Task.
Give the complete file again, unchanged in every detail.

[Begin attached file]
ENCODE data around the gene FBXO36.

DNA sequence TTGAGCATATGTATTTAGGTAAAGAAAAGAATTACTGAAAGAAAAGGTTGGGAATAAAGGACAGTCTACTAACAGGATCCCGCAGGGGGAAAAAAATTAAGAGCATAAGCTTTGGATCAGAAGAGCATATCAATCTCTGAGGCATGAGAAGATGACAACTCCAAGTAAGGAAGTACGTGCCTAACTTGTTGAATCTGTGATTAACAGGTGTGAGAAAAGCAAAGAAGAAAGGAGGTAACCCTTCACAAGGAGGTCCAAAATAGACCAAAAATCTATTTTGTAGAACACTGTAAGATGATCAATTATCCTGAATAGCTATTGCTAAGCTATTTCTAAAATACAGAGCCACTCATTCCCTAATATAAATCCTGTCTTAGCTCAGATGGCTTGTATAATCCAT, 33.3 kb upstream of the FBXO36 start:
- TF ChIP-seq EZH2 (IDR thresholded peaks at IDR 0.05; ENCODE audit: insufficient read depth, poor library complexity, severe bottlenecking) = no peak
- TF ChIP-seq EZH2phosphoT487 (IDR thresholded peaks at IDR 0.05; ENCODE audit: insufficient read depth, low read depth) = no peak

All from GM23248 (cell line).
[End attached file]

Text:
ENCODE data around the gene FBXO36.

DNA sequence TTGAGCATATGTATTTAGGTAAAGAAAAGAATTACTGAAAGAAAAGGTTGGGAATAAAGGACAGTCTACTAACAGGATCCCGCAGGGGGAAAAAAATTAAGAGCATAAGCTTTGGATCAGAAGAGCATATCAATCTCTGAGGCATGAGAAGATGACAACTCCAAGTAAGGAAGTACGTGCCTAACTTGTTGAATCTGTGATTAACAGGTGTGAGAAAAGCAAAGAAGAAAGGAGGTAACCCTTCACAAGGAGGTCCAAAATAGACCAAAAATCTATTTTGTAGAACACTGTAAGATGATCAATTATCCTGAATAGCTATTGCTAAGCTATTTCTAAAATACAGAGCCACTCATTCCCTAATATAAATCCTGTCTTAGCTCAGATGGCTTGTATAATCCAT, 33.3 kb upstream of the FBXO36 start:
- TF ChIP-seq EZH2 (IDR thresholded peaks at IDR 0.05; ENCODE audit: insufficient read depth, poor library complexity, severe bottlenecking) = no peak
- TF ChIP-seq EZH2phosphoT487 (IDR thresholded peaks at IDR 0.05; ENCODE audit: insufficient read depth, low read depth) = no peak

All from GM23248 (cell line).